Beating heart, flowing veins

Cardiovascular Health

Low calorie, low fat, right? Avoid eggs, red meat and I’m good to go, right?

Nope. In fact, enjoy those eggs and healthy animal fats. The real culprit behind cardiovascular disease is sugar. Cholesterol jumps in to help save the day, and has gotten much of the blame off and on for many years. What’s really going on? Inflammation.

Eggs and spinach

Eggs and spinach

Cardiovascular health myth: follow a low-fat diet if you have high cholesterol. The Reality: Often people associate high cholesterol with dietary cholesterol intake and hence cut out nearly all of the fat from their diet, thinking it will reduce their bad LDL cholesterol levels. Excellent, beneficial foods such as nuts, olive oils, and guacamole get eliminated. Unfortunately, slashing fat intake too drastically can cause ‘good’ HDL levels to drop as well. Foods rich in monounsaturated fats like nuts, olive oil, and avocados help to lower total cholesterol and bad LDL cholesterol, without dropping good HDL cholesterol.  Atherosclerosis is progressive, but it’s also preventable.

Atherosclerosis is the hardening of the arteries, a fatty buildup along arterial walls throughout the body. It is an underlying condition leading to heart attacks, strokes, and central to all forms of heart disease. Atherosclerosis is caused by the formation of plaque along the walls of the blood vessel. Plaque formation is a gradual process that occurs over several years. As plaque accumulates, it narrows the arterial lumen and restricts blood flow.

1. Oxidative damage to the endothelium (arterial wall) induces secretion of growth factor[1] and causes plaque to form. This layer protects the endothelial cells. Result: endothelial cells are exposed to damage by free radicals.

2. White blood cells migrate to the site of injury and attach to the endothelium. Plaque begins to form. The white blood cells also initiate an inflammatory reaction. In response to the inflammation, cholesterol and other immune cells are deposited at the site of the injured arterial wall to help repair the damage.

3. Cells from smooth muscle layer also migrate toward the lesion.

4. The deposits lose their endothelial covering, allowing blood platelets to adhere and secrete potent growth factors.

5. The endothelium may remain intact, but growth factors secreted by smooth muscle and endothelial cells continue to enlarge the plaque.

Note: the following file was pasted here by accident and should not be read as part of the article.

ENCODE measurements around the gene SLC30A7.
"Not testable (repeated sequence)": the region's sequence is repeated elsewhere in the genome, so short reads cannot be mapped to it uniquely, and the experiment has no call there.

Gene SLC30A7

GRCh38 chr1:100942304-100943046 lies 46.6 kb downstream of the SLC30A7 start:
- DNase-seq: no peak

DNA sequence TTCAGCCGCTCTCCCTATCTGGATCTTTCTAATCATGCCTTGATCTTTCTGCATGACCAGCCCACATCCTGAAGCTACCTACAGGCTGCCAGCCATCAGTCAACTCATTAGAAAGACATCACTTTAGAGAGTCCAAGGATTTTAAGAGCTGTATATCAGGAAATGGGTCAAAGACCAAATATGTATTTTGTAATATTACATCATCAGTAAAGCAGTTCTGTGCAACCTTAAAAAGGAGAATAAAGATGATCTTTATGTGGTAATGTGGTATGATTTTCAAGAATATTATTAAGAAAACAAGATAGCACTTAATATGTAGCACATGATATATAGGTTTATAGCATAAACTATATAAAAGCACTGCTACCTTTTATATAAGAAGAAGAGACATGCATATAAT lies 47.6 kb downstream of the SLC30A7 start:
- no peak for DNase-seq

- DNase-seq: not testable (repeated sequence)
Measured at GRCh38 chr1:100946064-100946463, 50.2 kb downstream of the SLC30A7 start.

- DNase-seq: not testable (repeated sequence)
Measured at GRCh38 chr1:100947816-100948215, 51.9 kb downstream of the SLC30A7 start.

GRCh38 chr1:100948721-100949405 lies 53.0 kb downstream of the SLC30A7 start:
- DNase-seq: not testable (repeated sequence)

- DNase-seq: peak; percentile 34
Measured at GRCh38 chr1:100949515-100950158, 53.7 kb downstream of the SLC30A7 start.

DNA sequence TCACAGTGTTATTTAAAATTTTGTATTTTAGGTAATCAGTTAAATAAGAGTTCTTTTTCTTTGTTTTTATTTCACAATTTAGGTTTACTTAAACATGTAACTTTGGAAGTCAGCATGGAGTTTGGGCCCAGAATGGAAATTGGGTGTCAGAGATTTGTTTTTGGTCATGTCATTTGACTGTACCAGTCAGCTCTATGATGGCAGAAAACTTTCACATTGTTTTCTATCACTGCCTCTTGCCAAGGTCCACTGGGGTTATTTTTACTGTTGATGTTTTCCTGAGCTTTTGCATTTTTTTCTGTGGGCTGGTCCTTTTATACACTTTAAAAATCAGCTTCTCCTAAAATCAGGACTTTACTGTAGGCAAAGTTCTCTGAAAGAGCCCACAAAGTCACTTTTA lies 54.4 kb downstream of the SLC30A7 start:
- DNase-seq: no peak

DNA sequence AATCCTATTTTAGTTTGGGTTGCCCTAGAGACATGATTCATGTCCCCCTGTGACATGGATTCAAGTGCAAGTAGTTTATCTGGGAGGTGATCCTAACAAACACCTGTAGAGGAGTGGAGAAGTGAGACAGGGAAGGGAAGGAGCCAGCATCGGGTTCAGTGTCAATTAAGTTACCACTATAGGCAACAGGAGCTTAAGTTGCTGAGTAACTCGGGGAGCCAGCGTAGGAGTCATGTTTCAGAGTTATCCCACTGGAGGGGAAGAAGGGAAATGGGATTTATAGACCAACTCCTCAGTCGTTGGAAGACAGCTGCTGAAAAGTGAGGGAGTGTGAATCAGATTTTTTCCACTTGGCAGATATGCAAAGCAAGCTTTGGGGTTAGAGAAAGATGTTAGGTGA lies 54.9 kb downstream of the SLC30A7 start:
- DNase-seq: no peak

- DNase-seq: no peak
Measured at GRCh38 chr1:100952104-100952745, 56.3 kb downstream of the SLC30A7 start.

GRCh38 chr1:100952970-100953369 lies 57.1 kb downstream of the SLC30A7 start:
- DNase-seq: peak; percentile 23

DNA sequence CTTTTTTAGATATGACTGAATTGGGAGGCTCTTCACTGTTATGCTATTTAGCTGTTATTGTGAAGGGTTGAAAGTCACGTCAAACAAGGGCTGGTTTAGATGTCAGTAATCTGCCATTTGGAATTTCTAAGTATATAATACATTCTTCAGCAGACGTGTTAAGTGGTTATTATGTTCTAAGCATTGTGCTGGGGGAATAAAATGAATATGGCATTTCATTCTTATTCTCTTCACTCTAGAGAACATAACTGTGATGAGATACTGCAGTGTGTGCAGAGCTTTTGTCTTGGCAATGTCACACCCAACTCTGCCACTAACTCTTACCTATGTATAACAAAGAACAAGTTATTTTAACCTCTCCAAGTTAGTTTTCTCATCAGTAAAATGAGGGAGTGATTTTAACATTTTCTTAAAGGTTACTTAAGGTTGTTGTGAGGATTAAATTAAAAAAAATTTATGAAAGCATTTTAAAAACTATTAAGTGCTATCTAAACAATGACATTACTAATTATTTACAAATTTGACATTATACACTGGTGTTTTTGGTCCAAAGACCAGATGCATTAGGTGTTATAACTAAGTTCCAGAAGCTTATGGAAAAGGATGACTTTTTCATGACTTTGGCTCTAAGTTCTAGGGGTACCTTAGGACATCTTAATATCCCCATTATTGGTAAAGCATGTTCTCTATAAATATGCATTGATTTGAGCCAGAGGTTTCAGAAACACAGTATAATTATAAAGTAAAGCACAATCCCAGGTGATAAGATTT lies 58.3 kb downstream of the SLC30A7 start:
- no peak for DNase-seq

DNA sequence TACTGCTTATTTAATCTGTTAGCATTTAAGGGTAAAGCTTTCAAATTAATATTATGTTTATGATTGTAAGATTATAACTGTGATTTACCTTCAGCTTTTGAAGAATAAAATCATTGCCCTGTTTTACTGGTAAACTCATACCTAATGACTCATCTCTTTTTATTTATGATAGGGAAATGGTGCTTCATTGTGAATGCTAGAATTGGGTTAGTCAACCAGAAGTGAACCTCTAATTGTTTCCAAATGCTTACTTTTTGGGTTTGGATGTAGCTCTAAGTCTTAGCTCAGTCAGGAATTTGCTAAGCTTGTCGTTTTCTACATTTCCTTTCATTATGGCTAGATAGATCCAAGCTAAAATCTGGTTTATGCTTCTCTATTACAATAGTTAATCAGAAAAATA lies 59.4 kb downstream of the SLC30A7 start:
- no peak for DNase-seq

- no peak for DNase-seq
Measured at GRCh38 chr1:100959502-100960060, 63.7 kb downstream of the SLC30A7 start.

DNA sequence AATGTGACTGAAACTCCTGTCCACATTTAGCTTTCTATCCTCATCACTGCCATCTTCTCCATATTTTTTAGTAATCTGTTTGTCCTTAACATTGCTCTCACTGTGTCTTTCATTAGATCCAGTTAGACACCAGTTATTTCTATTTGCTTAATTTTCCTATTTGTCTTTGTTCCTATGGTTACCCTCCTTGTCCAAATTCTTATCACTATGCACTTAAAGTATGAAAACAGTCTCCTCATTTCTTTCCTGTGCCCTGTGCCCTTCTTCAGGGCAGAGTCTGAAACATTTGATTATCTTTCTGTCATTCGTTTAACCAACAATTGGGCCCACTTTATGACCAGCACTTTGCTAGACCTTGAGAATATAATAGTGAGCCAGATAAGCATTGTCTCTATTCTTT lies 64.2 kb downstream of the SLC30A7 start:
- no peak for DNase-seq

Clogged blood vessels increase the risk for clot formation (blood doesn’t flow smoothly through vessels) by increasing platelet aggregation (blood thickens). Clots in an artery that lead to the heart are what cause a heart attack, clots that lead to the brain are what cause strokes.

Cholesterol numbers. There are several types of cholesterol that can be tested from the blood. 

  • Total cholesterol: shows the total number of each of the following. Alone it is not very useful as it includes both HDL nad LDL (good and bad) levels of cholesterol. The ratio between these is much more important and informative to cardiovascular health
  • LDL (low density lipoproteins, recommended to be lower than 130mg/dl), and VLDL (very low density lipoproteins) are the ‘bad’ cholesterol numbers.
  • HDL (high density lipoproteins, recommended to be greater than 35mg/dl) is the ‘good’ cholesterol number.
  • Triglycerides (recommended to be lower than 150 mg/dl) show fat levels in the blood, which can be raised by high intake of sugar and refined carbohydrates. How
  • Smoking
  • Physical inactivity
  • Low antioxidant intake (veggies & fruit)
  • Low levels of essential fatty acid intake
  • Mineral deficiencies
  • Chronic inflammation
  • Uncontrolled diabetes
  • High cholesterol levels
  • High blood pressure
  • Abdominal obesity
  • Uncontrolled Stress
  • Excess alcohol intake

Nutritional Protocols

The foundation of prevention and treatment of atherosclerosis is based on minimizing oxidative damage and inflammation. The following are major nutrients for treating and preventing atherosclerosis. The best protocol is to remove the substances that cause harm: environmental toxins, especially smoking, oxidative foods such as rancid oils, hydrogenated oils (trans fats), sugar, and processed foods; and increase vegetables and health-promoting fats.